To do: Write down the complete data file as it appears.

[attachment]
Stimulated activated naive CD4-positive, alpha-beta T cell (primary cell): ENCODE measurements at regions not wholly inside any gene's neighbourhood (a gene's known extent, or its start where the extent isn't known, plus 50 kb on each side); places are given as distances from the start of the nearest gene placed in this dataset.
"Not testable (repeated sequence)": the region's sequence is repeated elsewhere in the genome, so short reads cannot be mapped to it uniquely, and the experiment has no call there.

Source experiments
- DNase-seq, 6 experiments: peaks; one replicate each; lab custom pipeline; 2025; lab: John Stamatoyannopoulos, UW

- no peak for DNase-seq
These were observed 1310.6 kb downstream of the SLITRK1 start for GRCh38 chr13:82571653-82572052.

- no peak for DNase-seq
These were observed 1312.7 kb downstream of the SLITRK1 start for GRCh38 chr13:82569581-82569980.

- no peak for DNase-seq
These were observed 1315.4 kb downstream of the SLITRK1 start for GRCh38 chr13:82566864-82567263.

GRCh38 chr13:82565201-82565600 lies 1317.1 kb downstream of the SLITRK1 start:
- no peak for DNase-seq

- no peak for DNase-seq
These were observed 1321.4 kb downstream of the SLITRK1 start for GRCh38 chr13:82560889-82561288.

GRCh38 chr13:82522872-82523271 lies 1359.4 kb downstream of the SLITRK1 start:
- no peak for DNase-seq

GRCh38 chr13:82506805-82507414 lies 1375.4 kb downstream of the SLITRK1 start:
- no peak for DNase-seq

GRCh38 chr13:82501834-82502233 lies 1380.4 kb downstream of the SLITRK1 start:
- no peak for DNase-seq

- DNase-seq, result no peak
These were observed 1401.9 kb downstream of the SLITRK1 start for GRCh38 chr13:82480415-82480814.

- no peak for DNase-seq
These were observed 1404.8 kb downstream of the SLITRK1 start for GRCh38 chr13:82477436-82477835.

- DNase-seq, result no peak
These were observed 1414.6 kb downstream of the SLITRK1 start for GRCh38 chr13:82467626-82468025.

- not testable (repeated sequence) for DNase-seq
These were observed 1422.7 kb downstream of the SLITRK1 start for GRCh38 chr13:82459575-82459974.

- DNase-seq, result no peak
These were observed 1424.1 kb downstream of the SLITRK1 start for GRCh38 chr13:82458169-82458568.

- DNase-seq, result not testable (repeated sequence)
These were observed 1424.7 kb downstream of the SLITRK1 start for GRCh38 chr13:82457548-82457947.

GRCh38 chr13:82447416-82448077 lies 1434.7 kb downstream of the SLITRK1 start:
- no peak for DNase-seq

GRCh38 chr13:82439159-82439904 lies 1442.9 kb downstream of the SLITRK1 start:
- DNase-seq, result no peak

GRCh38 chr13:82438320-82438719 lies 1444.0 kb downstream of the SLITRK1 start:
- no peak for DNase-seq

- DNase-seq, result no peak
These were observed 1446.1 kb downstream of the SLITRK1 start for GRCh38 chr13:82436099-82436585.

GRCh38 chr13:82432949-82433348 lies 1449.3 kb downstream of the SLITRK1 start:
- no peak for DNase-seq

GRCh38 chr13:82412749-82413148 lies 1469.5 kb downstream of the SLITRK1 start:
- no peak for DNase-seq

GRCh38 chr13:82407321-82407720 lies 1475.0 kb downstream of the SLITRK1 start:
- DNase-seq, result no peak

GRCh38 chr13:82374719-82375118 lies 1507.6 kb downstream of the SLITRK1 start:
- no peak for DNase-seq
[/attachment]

Stimulated activated naive CD4-positive, alpha-beta T cell (primary cell): ENCODE measurements at regions not wholly inside any gene's neighbourhood (a gene's known extent, or its start where the extent isn't known, plus 50 kb on each side); places are given as distances from the start of the nearest gene placed in this dataset.
"Not testable (repeated sequence)": the region's sequence is repeated elsewhere in the genome, so short reads cannot be mapped to it uniquely, and the experiment has no call there.

Source experiments
- DNase-seq, 6 experiments: peaks; one replicate each; lab custom pipeline; 2025; lab: John Stamatoyannopoulos, UW

- no peak for DNase-seq
These were observed 1310.6 kb downstream of the SLITRK1 start for GRCh38 chr13:82571653-82572052.

- no peak for DNase-seq
These were observed 1312.7 kb downstream of the SLITRK1 start for GRCh38 chr13:82569581-82569980.

- no peak for DNase-seq
These were observed 1315.4 kb downstream of the SLITRK1 start for GRCh38 chr13:82566864-82567263.

GRCh38 chr13:82565201-82565600 lies 1317.1 kb downstream of the SLITRK1 start:
- no peak for DNase-seq

- no peak for DNase-seq
These were observed 1321.4 kb downstream of the SLITRK1 start for GRCh38 chr13:82560889-82561288.

GRCh38 chr13:82522872-82523271 lies 1359.4 kb downstream of the SLITRK1 start:
- no peak for DNase-seq

GRCh38 chr13:82506805-82507414 lies 1375.4 kb downstream of the SLITRK1 start:
- no peak for DNase-seq

GRCh38 chr13:82501834-82502233 lies 1380.4 kb downstream of the SLITRK1 start:
- no peak for DNase-seq

- DNase-seq, result no peak
These were observed 1401.9 kb downstream of the SLITRK1 start for GRCh38 chr13:82480415-82480814.

- no peak for DNase-seq
These were observed 1404.8 kb downstream of the SLITRK1 start for GRCh38 chr13:82477436-82477835.

- DNase-seq, result no peak
These were observed 1414.6 kb downstream of the SLITRK1 start for GRCh38 chr13:82467626-82468025.

- not testable (repeated sequence) for DNase-seq
These were observed 1422.7 kb downstream of the SLITRK1 start for GRCh38 chr13:82459575-82459974.

- DNase-seq, result no peak
These were observed 1424.1 kb downstream of the SLITRK1 start for GRCh38 chr13:82458169-82458568.

- DNase-seq, result not testable (repeated sequence)
These were observed 1424.7 kb downstream of the SLITRK1 start for GRCh38 chr13:82457548-82457947.

GRCh38 chr13:82447416-82448077 lies 1434.7 kb downstream of the SLITRK1 start:
- no peak for DNase-seq

GRCh38 chr13:82439159-82439904 lies 1442.9 kb downstream of the SLITRK1 start:
- DNase-seq, result no peak

GRCh38 chr13:82438320-82438719 lies 1444.0 kb downstream of the SLITRK1 start:
- no peak for DNase-seq

- DNase-seq, result no peak
These were observed 1446.1 kb downstream of the SLITRK1 start for GRCh38 chr13:82436099-82436585.

GRCh38 chr13:82432949-82433348 lies 1449.3 kb downstream of the SLITRK1 start:
- no peak for DNase-seq

GRCh38 chr13:82412749-82413148 lies 1469.5 kb downstream of the SLITRK1 start:
- no peak for DNase-seq

GRCh38 chr13:82407321-82407720 lies 1475.0 kb downstream of the SLITRK1 start:
- DNase-seq, result no peak

GRCh38 chr13:82374719-82375118 lies 1507.6 kb downstream of the SLITRK1 start:
- no peak for DNase-seq